Transpacific Business Jet
Madison Grant, Trenton Hadsell, Taylor Brodine, Brian Schilling, Daniel Mora, Bryan Wintermantel, Colin Schaub
This business jet was designed to carry 12-19 passengers on transpacific flights. In order to begin the design process, transpacific flight was determined to be 6,000 nautical miles (nm), which is approximately the distance between San Francisco and Hong Kong. To be competitive, the jet was designed to minimize operational cost and fly at a cruise speed faster than its competitors. This led to various design decisions regarding structural and weight parameters, engine selection, and aerodynamic aspects to be chosen based on their effect on fuel consumption. The largest factors affecting fuel usage are weight, aerodynamics, and engine efficiency, so a large emphasis was placed on optimizing these parameters. In addition, the jet was designed to access medium sized airports, which have a maximum takeoff weight limit of 100,000 pounds. With this in mind, our max takeoff weight was designed to be 76,500 pounds. Several of our competitors are not below this weight limit, giving us access to a greater market.
For the engine, it was important to choose one with a low Specific Fuel Consumption (SFC) and an adequate amount of thrust needed to meet our mission requirements. After several trade studies were done, the Rolls Royce BR710 was chosen for its low SFC, low weight, and low maintenance cost.
One the most competitive attributes of our aircraft is its ability to complete our mission at Mach .925, which is faster than our competitors are capable of. Many drag studies were done to verify that our plane can fly at this speed given the fuel it can carry, since flying at a greater speed consumes more fuel. In addition, higher drag causes a need for more thrust and therefore fuel usage, so it was extremely important to design the wing, tail, and fuselage to minimize drag. Because of this, a supercritical airfoil and large sweep angle on the wing and empennage were needed, and numerous aerodynamic studies using various software were done on the wing and tail geometry to minimize drag while accounting for transonic effects.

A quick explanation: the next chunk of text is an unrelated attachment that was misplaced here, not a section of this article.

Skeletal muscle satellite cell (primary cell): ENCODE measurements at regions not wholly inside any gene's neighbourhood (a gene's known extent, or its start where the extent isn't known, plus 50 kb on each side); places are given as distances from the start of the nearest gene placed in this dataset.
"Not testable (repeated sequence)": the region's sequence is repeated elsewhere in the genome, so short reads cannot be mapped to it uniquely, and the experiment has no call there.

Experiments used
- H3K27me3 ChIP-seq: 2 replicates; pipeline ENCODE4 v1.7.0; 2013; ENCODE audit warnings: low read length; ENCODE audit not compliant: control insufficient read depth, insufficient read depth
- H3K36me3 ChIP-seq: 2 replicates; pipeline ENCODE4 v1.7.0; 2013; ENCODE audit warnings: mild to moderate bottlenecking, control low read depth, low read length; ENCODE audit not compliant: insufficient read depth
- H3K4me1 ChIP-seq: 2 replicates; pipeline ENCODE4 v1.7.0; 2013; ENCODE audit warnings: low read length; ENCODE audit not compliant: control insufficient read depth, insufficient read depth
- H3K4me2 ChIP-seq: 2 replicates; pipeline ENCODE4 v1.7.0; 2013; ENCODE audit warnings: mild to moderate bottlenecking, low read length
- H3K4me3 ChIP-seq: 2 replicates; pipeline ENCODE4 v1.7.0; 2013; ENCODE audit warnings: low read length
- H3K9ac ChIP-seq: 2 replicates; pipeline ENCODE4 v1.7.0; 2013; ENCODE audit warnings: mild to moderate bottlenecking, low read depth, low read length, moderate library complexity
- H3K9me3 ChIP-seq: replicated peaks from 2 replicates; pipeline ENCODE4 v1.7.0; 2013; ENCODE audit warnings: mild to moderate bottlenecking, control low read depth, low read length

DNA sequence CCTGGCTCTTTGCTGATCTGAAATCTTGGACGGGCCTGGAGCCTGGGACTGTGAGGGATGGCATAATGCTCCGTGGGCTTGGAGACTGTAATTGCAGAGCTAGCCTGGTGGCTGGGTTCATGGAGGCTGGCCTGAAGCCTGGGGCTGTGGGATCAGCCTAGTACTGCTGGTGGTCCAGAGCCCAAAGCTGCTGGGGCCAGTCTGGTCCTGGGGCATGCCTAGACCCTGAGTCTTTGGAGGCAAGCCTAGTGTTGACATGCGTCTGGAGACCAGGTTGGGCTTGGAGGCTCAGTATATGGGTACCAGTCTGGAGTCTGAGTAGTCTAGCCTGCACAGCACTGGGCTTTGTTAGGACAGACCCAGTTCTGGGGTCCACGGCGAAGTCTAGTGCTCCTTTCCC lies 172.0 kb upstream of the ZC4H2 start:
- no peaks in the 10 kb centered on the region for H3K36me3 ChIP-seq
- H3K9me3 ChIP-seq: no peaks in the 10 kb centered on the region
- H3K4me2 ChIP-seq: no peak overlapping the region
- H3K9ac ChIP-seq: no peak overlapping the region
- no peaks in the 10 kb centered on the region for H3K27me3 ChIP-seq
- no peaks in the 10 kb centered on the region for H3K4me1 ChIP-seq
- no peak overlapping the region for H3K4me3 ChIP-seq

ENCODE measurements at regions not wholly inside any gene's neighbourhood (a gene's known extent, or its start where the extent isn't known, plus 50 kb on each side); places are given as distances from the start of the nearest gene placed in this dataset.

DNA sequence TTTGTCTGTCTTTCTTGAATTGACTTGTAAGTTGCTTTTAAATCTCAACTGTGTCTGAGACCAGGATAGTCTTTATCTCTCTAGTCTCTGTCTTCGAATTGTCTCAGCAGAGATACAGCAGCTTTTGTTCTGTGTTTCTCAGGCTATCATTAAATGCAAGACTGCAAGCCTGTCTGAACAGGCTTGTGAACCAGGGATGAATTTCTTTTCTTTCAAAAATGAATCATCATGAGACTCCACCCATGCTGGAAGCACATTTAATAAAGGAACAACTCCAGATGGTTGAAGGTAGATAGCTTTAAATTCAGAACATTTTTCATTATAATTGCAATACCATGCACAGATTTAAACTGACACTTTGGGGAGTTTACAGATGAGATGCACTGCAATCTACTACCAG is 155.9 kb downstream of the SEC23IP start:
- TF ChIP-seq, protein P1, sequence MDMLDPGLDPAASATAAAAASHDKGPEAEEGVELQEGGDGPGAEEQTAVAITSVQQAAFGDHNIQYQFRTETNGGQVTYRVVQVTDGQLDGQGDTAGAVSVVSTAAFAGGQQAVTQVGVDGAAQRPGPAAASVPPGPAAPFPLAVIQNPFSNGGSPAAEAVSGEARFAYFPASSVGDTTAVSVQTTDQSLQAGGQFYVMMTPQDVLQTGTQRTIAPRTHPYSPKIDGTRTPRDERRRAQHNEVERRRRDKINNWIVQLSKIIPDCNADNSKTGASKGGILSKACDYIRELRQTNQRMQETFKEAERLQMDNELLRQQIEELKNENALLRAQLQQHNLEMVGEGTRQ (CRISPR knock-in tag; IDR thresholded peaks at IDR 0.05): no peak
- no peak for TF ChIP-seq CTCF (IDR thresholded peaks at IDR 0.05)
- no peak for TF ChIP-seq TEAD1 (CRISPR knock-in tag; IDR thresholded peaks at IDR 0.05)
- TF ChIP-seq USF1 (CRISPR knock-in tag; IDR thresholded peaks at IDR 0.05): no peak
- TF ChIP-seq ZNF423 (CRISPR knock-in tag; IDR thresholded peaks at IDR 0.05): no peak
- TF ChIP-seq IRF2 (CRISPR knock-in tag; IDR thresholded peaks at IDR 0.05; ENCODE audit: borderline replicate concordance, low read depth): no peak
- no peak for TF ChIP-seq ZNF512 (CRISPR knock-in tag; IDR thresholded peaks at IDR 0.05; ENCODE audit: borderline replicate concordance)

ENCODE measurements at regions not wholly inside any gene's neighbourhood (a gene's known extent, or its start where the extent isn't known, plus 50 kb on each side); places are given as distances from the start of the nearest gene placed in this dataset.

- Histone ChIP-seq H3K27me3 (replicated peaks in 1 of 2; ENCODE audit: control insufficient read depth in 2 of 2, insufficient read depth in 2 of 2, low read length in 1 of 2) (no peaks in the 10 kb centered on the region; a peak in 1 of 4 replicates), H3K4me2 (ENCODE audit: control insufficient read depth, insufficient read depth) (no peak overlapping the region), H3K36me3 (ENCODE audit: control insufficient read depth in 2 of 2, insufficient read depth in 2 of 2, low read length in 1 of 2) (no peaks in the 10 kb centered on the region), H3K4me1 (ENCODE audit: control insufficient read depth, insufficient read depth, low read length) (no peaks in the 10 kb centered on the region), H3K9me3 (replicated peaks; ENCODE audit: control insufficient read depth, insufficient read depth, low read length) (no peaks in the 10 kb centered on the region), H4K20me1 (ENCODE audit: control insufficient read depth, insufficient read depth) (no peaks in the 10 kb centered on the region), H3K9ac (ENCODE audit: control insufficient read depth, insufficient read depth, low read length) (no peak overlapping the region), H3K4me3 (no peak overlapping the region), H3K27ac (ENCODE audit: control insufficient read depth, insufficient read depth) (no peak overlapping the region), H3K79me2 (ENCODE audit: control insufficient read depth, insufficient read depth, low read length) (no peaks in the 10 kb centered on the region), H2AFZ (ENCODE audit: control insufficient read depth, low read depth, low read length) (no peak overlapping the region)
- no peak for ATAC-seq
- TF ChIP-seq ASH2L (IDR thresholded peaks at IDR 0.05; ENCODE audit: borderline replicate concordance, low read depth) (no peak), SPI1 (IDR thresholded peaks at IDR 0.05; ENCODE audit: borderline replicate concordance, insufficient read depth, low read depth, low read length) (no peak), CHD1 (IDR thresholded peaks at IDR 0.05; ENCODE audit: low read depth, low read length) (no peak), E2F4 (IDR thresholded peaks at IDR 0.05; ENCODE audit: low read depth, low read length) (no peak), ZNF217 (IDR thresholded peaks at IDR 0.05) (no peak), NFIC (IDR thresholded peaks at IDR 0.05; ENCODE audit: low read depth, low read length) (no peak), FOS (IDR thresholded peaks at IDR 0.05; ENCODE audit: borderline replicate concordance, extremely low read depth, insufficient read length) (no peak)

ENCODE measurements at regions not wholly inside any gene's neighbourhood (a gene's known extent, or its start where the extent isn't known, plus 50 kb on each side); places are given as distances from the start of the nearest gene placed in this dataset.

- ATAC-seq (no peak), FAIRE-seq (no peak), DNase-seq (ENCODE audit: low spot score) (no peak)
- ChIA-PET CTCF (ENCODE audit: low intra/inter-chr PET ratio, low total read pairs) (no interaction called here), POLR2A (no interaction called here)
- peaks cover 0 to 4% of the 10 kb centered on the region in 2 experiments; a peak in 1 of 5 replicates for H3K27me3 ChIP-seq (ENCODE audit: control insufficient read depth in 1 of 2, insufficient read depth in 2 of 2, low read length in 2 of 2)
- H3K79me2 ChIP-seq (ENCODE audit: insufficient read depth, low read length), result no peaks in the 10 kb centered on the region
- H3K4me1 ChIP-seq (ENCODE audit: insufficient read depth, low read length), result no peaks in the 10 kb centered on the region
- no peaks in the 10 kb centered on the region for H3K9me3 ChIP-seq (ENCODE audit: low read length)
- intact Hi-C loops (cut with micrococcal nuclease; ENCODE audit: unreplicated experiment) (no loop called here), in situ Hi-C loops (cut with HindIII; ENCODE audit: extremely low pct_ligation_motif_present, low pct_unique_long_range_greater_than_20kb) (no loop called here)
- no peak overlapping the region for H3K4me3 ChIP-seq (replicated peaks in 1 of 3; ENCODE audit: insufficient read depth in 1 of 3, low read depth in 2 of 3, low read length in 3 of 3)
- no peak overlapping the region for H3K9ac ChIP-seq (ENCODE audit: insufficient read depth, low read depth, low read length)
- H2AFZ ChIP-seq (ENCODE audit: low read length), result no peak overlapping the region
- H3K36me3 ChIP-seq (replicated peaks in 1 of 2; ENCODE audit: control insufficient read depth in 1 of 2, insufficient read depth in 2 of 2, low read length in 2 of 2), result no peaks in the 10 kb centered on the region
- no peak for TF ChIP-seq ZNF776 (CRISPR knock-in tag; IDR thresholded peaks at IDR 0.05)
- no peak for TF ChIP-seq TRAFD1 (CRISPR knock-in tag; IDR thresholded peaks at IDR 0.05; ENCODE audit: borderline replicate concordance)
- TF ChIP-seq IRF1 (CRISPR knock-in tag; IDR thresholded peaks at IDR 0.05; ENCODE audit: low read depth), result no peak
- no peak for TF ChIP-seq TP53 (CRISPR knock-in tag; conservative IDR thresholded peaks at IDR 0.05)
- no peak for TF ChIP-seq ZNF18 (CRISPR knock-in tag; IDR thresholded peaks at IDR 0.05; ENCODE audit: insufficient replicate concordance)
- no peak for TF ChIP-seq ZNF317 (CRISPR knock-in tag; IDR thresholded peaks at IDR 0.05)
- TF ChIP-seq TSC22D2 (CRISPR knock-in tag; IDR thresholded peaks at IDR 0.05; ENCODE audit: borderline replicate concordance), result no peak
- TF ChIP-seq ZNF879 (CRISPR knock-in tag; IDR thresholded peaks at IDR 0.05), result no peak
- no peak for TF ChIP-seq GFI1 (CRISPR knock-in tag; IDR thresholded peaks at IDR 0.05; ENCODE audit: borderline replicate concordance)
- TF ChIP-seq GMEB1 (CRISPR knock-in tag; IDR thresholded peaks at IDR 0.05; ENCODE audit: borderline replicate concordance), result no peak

In addition, studies were done to verify that the center of gravity (CG) location and control surfaces sizing is compatible with the aerodynamic stability of the plane for all flight conditions. Preliminary structural layout, fuel system, and controls systems have also been defined. In order to model our performance and perform trade studies, we created a performance model in MATLAB that uses a comprehensive drag buildup and engine model. With this, we could see how design decisions affected fuel consumption, as well as how our plane compares to our competitors. At this stage, we have completed the conceptual design of the aircraft, and we have exceeded all requirements set by our mission and competitors.
Up to 19
Rolls Royce BR710